We eat raw food, why not drink ‘raw’ wine?

I’ve always been eager to learn more about wine since Colm McCan brought the subject to life for me in Ballymaloe. Food and wine go hand in hand. So I’m working my way through the Wine and Spirit Education Trust exams, now studying for Level 3. It’s like the Leaving Certificate of wine and it’s gotten a bit serious all of a sudden.

I’m drawn to natural wines, only a tiny section of my WSET syllabus. Natural wines are made the way all wine used to be made 8,000 years ago, before we modernised viticulture with chemicals and machine-harvesting. It makes perfect sense to want to drink a naturally made wine when we go to so much trouble to make sure our food is produced to a high standard. Soon, I believe we will try to source natural wines the same way we value free-range organic chicken. We are now keenly aware of what food is processed and how minimum intervention means maximum nutrition and taste. In that respect, wine is no different to any other food or drink we consume.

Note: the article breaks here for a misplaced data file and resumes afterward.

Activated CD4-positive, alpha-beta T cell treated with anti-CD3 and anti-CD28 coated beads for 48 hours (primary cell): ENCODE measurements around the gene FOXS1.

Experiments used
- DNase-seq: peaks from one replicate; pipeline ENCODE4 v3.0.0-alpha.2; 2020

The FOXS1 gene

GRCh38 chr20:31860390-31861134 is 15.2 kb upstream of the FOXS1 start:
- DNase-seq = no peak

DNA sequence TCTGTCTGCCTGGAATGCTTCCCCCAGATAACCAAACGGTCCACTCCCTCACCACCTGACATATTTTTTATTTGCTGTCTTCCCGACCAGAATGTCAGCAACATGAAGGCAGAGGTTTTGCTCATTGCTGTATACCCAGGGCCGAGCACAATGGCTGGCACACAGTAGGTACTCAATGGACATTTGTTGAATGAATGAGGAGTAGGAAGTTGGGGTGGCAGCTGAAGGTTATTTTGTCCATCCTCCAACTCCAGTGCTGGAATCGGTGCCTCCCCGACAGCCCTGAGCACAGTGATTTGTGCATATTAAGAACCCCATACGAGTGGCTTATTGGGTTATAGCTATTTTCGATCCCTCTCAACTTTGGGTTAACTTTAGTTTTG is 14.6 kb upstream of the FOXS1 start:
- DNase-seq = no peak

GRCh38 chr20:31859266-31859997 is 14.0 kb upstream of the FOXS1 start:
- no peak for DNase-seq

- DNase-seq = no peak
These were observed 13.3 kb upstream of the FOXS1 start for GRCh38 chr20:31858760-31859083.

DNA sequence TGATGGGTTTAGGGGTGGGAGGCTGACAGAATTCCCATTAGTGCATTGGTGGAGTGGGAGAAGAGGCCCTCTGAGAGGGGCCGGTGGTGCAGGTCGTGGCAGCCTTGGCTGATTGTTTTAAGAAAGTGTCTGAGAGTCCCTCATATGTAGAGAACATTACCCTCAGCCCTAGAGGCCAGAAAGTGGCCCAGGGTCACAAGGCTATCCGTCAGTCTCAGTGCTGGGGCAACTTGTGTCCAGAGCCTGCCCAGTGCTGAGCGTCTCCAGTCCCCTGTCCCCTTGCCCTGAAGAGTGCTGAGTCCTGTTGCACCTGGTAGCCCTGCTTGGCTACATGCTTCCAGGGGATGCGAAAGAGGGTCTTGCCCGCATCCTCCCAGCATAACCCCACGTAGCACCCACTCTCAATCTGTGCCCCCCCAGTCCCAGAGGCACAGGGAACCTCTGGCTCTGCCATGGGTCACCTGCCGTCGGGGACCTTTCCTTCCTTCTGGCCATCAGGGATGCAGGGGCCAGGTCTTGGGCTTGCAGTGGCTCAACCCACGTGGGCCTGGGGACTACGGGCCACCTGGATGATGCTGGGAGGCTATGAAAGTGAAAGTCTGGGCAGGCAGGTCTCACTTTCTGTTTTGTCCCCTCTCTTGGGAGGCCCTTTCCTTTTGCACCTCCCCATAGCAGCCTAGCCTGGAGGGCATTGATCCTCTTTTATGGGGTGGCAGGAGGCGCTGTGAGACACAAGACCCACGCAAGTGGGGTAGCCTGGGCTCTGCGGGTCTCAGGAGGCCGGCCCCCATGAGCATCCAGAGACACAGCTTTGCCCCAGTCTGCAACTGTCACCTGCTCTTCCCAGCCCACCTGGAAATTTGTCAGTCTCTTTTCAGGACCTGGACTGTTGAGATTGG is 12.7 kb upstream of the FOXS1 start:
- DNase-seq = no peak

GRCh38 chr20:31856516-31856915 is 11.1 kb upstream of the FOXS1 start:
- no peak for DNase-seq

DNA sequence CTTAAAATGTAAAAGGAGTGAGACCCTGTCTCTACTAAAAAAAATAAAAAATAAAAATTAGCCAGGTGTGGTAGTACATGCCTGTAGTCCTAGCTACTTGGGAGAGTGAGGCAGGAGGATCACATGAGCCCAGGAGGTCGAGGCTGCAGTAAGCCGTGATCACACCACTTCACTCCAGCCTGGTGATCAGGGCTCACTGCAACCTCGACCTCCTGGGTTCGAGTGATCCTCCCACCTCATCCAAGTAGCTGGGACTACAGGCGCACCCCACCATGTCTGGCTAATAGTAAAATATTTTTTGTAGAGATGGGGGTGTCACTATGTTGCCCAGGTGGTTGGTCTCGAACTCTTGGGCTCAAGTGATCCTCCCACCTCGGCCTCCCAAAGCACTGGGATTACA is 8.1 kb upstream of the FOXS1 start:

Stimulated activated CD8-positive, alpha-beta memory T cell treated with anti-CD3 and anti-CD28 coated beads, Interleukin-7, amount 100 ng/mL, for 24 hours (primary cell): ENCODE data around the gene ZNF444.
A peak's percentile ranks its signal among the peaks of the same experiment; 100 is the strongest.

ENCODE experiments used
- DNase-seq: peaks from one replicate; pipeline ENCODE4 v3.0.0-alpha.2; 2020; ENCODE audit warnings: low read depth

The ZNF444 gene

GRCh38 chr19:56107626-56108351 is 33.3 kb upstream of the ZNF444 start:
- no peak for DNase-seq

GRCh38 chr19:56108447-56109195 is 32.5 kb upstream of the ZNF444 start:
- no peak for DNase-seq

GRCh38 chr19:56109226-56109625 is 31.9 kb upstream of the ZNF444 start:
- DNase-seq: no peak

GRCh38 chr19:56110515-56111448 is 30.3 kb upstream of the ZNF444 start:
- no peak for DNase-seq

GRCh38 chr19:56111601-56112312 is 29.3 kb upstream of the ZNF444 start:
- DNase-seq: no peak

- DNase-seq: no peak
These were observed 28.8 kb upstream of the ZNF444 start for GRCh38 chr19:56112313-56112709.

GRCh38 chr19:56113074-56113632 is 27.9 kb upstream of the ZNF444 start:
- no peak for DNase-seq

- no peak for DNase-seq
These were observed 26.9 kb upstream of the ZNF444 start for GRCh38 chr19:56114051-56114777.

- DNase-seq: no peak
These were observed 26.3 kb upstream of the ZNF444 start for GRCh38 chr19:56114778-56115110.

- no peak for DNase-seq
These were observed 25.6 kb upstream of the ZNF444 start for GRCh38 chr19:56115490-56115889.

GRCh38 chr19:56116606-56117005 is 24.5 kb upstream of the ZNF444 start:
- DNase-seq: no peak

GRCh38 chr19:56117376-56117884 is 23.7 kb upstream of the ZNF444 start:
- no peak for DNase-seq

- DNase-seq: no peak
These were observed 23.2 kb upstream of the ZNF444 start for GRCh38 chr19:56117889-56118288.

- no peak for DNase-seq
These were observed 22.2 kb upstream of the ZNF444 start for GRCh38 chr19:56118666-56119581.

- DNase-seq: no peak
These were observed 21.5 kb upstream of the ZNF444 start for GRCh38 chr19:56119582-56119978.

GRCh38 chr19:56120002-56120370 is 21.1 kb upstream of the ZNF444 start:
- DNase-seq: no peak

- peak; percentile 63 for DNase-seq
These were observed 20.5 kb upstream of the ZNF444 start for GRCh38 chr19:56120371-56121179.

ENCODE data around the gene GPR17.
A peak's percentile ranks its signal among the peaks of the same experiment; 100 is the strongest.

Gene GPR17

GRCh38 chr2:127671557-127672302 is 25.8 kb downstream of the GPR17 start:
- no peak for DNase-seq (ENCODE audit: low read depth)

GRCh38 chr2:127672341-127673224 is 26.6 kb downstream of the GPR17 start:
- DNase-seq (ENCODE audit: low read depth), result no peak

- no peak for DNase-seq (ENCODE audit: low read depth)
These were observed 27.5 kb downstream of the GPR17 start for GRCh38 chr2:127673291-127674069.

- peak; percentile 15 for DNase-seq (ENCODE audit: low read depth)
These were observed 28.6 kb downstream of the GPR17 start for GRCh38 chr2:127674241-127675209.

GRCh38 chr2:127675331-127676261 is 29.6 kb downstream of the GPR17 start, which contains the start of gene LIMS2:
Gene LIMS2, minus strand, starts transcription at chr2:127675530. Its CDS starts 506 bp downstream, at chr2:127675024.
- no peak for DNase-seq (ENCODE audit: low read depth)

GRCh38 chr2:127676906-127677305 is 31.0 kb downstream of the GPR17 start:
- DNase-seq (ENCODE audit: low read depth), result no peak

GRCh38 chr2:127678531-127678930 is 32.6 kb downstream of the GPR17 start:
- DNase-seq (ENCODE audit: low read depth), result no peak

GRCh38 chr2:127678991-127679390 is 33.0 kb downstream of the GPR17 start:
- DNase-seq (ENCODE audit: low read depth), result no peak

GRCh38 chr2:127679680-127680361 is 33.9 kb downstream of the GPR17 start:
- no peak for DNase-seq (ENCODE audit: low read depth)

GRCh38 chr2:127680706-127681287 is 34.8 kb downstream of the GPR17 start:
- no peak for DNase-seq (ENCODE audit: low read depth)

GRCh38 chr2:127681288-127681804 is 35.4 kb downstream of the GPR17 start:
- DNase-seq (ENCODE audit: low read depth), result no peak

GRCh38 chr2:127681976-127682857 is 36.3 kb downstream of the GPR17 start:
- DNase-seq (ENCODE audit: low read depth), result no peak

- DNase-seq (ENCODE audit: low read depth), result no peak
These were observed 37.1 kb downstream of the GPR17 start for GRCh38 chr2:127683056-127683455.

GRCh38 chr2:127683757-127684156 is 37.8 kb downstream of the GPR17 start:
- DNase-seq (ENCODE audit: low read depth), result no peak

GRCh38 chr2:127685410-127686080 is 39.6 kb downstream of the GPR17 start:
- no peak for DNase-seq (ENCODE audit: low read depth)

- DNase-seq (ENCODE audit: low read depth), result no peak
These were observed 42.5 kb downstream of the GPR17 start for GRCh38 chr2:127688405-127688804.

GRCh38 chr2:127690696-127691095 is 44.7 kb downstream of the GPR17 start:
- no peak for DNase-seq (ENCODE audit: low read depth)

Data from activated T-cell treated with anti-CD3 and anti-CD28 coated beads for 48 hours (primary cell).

Recently, I travelled to London to the Raw Wine Fair, founded by Isabelle Legeron MW, France’s first female Master of Wine. Raw Wine celebrates wines with living presence. Wines presented at Raw have to fulfil strict criteria, among them being that the entirety of the domaine from which the grapes are issued must be certified organic and/or biodynamic. They must be hand-harvested and malolactic fermentation must not be blocked.

These criteria would be a nightmare for a large-scale commercial wine maker who relies on controlling those wild yeasts where the grapes are doused in sulphites to prevent any fermentation occurring until it can be tightly controlled. Not that making natural wine is not controlled – in fact, it requires even more precision and attention. The grower needs to listen to the land, plant only what is suitable for the terroir and work with nature to produce perfect grapes before any winemaking can even begin.

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